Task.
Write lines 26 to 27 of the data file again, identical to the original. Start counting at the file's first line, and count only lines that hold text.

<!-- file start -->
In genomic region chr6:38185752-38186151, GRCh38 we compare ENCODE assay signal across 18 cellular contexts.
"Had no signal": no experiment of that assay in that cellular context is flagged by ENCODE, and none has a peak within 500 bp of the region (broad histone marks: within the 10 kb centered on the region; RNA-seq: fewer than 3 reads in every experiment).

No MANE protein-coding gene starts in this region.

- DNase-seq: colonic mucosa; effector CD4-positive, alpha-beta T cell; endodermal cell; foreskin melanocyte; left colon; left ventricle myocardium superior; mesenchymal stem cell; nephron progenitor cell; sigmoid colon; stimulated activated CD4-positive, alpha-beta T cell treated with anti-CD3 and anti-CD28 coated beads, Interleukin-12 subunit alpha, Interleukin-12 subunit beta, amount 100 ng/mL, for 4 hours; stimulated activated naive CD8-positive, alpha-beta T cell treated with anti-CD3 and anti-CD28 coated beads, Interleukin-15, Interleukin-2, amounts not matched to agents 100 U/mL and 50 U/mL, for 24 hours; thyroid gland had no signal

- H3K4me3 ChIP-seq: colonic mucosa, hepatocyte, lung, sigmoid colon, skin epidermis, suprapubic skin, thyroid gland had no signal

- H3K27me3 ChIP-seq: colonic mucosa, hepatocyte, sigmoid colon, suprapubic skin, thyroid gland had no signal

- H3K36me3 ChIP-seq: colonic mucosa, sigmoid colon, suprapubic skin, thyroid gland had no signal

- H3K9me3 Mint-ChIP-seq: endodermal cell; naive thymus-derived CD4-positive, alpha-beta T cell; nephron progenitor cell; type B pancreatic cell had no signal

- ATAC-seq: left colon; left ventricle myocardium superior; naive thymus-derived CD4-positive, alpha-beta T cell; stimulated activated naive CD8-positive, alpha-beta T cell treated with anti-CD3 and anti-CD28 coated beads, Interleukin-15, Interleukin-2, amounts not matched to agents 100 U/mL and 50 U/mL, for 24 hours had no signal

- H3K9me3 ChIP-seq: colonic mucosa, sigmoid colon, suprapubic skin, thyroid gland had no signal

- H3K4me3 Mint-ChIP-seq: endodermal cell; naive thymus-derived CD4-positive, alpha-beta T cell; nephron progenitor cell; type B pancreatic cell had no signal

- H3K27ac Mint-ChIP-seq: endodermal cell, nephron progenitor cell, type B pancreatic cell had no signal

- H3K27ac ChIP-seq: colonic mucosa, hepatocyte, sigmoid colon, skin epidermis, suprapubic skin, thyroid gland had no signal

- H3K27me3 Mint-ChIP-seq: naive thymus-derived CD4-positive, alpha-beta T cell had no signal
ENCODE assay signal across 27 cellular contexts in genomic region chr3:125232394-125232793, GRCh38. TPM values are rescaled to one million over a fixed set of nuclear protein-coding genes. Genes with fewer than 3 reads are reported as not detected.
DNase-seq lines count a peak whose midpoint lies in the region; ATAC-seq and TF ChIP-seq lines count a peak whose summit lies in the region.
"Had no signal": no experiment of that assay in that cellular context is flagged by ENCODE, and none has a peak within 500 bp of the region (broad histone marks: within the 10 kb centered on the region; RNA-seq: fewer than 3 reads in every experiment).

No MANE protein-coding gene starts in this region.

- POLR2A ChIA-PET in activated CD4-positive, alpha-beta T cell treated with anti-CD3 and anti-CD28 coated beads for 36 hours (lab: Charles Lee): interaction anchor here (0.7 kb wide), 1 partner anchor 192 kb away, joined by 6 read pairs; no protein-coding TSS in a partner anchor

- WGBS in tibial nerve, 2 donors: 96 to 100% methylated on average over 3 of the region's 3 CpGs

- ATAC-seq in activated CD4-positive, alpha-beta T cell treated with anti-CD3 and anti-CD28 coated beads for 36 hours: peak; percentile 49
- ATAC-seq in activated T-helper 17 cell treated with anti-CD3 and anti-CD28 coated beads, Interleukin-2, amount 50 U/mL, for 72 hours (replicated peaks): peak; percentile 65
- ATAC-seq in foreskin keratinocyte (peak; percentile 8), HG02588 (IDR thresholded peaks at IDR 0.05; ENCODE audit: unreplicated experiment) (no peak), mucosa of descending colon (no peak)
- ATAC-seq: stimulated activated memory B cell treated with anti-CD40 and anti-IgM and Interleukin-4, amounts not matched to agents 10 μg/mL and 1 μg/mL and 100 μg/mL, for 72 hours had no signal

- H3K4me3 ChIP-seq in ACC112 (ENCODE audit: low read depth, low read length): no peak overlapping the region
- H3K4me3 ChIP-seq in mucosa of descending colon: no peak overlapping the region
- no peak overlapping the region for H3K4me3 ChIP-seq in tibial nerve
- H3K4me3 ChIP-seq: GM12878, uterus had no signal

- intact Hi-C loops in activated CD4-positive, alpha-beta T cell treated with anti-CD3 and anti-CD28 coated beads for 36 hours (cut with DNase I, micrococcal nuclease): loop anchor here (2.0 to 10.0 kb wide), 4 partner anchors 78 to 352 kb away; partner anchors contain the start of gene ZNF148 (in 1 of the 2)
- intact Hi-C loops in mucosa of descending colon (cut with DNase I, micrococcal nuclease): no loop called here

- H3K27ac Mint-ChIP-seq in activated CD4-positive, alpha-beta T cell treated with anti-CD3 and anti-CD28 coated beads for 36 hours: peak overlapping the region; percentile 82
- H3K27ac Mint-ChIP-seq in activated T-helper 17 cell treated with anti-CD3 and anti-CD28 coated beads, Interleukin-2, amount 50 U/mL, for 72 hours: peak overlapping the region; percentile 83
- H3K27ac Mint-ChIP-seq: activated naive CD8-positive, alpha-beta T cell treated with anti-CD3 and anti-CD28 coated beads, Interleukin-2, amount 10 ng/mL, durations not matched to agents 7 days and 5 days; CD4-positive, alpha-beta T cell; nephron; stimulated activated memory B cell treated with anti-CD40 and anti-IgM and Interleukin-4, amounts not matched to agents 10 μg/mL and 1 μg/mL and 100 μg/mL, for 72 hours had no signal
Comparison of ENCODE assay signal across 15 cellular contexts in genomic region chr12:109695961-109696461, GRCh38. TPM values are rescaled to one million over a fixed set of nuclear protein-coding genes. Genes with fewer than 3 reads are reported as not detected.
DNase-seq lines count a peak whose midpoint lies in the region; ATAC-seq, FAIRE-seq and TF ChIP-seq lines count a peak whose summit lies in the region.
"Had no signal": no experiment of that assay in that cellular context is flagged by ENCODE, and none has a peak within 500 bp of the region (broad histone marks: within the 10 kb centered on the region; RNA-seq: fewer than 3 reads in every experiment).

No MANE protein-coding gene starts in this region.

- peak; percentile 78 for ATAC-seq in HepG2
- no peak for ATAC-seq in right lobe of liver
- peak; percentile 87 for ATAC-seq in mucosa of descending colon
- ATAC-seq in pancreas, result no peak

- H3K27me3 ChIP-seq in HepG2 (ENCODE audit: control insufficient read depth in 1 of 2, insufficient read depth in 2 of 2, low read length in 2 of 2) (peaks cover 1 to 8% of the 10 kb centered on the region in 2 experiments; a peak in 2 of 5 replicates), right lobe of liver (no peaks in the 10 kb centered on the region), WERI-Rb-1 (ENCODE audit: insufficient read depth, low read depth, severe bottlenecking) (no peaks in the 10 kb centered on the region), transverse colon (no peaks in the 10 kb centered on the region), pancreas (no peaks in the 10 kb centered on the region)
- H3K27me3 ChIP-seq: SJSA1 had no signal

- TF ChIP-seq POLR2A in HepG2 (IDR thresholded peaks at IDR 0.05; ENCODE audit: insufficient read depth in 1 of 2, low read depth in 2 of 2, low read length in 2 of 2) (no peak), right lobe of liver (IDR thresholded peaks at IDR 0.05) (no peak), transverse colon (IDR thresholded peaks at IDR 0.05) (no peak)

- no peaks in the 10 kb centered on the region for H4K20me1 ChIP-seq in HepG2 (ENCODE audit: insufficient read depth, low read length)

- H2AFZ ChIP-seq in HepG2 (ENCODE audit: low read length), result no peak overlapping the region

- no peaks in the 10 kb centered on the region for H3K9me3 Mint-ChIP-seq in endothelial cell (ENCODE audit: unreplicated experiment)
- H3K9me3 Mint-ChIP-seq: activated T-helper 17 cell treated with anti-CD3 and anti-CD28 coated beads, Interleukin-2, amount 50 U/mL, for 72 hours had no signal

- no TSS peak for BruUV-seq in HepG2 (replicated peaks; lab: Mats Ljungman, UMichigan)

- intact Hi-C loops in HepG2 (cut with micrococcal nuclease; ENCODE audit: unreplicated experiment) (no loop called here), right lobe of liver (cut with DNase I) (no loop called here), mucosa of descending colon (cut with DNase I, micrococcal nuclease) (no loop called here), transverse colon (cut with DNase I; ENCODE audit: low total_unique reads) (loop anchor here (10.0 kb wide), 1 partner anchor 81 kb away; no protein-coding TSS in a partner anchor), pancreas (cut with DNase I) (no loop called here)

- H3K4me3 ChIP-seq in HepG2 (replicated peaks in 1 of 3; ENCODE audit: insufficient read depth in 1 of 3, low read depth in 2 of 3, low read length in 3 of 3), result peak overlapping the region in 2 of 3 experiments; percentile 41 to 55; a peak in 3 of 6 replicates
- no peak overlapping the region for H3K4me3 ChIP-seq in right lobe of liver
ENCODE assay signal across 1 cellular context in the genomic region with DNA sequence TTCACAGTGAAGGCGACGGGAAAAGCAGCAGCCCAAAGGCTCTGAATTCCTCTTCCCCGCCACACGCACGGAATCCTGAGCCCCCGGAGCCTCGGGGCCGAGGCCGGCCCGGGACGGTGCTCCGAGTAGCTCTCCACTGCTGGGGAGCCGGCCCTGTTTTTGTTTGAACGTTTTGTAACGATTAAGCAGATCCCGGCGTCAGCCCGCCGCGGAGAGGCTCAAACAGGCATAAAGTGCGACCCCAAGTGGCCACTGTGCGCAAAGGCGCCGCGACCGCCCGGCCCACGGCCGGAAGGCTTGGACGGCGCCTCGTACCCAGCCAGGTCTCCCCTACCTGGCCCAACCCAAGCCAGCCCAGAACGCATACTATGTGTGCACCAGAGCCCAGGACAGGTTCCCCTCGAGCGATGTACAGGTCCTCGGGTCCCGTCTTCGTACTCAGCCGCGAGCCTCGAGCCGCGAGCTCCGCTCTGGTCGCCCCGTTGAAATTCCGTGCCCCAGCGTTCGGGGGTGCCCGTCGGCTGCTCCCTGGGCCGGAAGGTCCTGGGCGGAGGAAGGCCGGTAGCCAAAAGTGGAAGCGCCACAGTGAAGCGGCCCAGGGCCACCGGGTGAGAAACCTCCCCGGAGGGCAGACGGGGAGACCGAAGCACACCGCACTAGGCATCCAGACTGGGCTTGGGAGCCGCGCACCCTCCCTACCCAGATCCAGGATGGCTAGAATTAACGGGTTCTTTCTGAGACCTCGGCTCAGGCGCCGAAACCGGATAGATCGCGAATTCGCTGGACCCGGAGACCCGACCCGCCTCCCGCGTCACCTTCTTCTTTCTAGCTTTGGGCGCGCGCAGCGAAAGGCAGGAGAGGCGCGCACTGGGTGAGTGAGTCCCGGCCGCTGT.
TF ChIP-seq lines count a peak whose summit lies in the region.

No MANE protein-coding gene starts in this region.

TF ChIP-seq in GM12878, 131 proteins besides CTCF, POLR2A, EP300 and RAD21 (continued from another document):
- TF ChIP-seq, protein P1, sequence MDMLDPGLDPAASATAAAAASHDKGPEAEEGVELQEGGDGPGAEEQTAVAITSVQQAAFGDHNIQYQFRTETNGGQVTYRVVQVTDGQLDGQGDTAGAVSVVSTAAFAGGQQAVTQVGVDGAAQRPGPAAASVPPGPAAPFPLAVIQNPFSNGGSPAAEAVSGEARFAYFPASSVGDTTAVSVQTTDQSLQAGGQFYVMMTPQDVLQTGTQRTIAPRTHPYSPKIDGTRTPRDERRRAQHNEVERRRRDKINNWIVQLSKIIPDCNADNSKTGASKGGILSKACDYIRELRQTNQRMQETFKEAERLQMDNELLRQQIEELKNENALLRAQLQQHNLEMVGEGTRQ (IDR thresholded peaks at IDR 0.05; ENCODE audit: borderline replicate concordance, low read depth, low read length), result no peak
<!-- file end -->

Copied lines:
- H3K4me3 ChIP-seq in mucosa of descending colon: no peak overlapping the region
- no peak overlapping the region for H3K4me3 ChIP-seq in tibial nerve